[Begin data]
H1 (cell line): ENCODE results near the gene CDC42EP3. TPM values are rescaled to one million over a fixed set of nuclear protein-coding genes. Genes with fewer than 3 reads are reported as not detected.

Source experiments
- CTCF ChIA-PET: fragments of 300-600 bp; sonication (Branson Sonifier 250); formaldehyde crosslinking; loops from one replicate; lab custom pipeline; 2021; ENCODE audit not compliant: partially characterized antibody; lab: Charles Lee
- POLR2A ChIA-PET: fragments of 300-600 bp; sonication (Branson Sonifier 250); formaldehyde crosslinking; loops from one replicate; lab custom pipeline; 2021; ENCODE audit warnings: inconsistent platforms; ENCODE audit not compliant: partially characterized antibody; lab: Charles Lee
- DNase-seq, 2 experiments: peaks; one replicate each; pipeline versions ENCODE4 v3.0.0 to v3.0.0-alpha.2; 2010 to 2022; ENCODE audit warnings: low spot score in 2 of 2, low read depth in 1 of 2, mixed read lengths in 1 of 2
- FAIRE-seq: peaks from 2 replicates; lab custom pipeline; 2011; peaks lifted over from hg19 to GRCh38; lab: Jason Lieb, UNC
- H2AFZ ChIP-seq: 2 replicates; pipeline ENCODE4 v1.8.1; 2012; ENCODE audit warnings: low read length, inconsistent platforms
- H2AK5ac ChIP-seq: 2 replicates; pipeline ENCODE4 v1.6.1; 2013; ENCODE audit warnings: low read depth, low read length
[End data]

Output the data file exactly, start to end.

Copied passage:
H1 (cell line): ENCODE results near the gene CDC42EP3. TPM values are rescaled to one million over a fixed set of nuclear protein-coding genes. Genes with fewer than 3 reads are reported as not detected.

Source experiments
- CTCF ChIA-PET: fragments of 300-600 bp; sonication (Branson Sonifier 250); formaldehyde crosslinking; loops from one replicate; lab custom pipeline; 2021; ENCODE audit not compliant: partially characterized antibody; lab: Charles Lee
- POLR2A ChIA-PET: fragments of 300-600 bp; sonication (Branson Sonifier 250); formaldehyde crosslinking; loops from one replicate; lab custom pipeline; 2021; ENCODE audit warnings: inconsistent platforms; ENCODE audit not compliant: partially characterized antibody; lab: Charles Lee
- DNase-seq, 2 experiments: peaks; one replicate each; pipeline versions ENCODE4 v3.0.0 to v3.0.0-alpha.2; 2010 to 2022; ENCODE audit warnings: low spot score in 2 of 2, low read depth in 1 of 2, mixed read lengths in 1 of 2
- FAIRE-seq: peaks from 2 replicates; lab custom pipeline; 2011; peaks lifted over from hg19 to GRCh38; lab: Jason Lieb, UNC
- H2AFZ ChIP-seq: 2 replicates; pipeline ENCODE4 v1.8.1; 2012; ENCODE audit warnings: low read length, inconsistent platforms
- H2AK5ac ChIP-seq: 2 replicates; pipeline ENCODE4 v1.6.1; 2013; ENCODE audit warnings: low read depth, low read length